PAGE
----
Here's a link to a site with free plans.

http://absolutelyfreeplans.com/OUTDOOR PROJECTS/outdoor_projects.htm

Also you might want to consider hand powered tools in the begining. For one thing precise work is easier to achieve with hand powered tools. Also I've never had a old fashioned hand saw get away from me. Goggles are always good with striking or power tools. Ear protection is also a must when they do get into power tools especially the saws which tend to be noisy.

Tools I would buy to start.

16oz claw hammer
Rubber or rawhide mallet or other soft faced hammer.
General purpose hand saw
A quality screwdriver set with interchangable bits (note the word quality)
brad driver, holds small nails so you don't mash your fingers
coping saw
utility knife that takes interchangable blades
2ea C clamps 4", 2"
Hand powered drill. I believe great neck and stanley both still make these.
set of drill bits. up to 3/8" is enough in the begining. (Avoid the chinese stuff)
1/4" & 1/2" wood chisels.
5" block plane (Stanley 110 is great)
sanding block
oil stone for keeping the plane and chisels sharp
A full front heavy apron not only keeps you clean, but also offers some protection.
goggles


Later add
back saw and miter box
hearing protection
3/8" electric drill and a set of spade bits
or
A brace and auger bits
jig saw


Remember a good used tool is still better than a hundred crappy ones and there are alot of crappy ones out there. A bad tool only discourages you when you can't make it work correctly.

pretty much covers every thing your boys will need to get started. and i second the post on starting with small projects like tool boxes and work benches. give confidence and helps round out the workshop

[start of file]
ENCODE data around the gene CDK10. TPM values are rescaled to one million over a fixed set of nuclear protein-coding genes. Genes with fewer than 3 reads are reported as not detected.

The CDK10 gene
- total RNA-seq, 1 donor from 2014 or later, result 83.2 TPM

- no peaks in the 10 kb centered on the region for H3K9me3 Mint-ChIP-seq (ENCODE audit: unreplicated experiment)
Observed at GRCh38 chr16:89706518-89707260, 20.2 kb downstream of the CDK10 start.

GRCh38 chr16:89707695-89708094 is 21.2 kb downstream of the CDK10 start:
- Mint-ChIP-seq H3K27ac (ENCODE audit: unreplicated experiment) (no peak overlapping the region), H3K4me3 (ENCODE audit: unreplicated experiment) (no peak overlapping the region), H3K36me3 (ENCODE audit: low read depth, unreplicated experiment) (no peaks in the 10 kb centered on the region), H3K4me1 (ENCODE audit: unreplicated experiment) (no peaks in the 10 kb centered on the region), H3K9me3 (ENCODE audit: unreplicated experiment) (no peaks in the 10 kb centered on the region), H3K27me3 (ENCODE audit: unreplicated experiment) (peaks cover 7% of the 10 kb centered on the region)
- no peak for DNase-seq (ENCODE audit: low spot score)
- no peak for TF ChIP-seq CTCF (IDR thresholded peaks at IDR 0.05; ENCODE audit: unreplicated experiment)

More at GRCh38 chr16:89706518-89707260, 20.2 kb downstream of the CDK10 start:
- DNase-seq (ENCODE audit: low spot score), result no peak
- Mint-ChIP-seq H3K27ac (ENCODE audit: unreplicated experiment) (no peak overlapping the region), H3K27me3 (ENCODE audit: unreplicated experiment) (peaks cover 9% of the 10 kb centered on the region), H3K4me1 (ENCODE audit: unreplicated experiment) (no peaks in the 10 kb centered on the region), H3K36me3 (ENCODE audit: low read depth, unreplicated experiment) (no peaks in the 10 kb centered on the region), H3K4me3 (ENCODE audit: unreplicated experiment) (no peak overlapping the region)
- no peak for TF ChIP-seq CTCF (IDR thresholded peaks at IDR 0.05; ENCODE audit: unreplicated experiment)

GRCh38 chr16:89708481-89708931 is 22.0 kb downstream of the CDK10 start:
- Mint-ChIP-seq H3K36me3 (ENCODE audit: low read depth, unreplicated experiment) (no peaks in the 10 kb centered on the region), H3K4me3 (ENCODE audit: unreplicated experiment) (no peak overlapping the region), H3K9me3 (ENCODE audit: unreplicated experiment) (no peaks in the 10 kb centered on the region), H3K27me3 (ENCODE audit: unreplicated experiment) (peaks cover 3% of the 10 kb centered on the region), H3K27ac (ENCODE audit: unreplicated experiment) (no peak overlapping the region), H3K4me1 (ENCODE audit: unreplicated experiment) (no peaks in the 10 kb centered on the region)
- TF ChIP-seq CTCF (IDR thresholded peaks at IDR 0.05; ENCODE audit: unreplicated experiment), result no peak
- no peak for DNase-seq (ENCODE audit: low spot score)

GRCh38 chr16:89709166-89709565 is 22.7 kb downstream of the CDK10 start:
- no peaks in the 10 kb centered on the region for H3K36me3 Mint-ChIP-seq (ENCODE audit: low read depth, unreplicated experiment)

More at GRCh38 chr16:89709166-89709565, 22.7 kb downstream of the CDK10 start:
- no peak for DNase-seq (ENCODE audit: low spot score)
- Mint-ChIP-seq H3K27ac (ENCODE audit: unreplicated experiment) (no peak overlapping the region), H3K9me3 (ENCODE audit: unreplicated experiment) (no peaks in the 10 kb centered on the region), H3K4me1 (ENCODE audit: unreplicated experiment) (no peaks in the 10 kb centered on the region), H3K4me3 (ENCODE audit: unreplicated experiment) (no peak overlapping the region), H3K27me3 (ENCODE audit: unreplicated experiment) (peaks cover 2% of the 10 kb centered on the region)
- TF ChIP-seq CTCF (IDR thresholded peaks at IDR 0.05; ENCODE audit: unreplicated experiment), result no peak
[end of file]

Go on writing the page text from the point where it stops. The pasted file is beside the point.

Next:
dean
 

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Great advice already given!!!

I love the idea about a tool box or tote.

I am concerned about buying power tools for young boys. How old are they? Have they had any experience with power tools? I know I wasn't strong enough or agile enough to handle a circular saw when I was 16.

You only get one set of fingers, one pair of eyes, and power tools can be dangerous!!!!!

If you build a picinic table, make it out of 2x6 or larger material. It will be much stronger than 2x4's.

Clove
 

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Our little tomboy niece came to stay with us a couple of years ago. This is one of the activities I'd planned for a rainy afternoon. She and our son really enjoyed making these.

http://www.runnerduck.com/toy_boat.htm



I drilled a hole and put a piece of quarter inch dowel in the center as a mast. They painted the boats and held races in the bath tub.



Looks like they have a neat blog too, with photo step by step instructions for various woodworking projects!

http://runnerduck.wordpress.com/


Pauline
 

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Bat Houses.

Seriously...a homesteaders best friend! :)
 

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Discussion Starter #13
Where can I find a hand powered drill?

Also what do the spade bits do?

I'm trying to figure out what the boys need to start out with but am really lost. I looked for the hand powered drill and it looks like I can only find it online. I even checked ebay with out any luck.

Thanks
Caren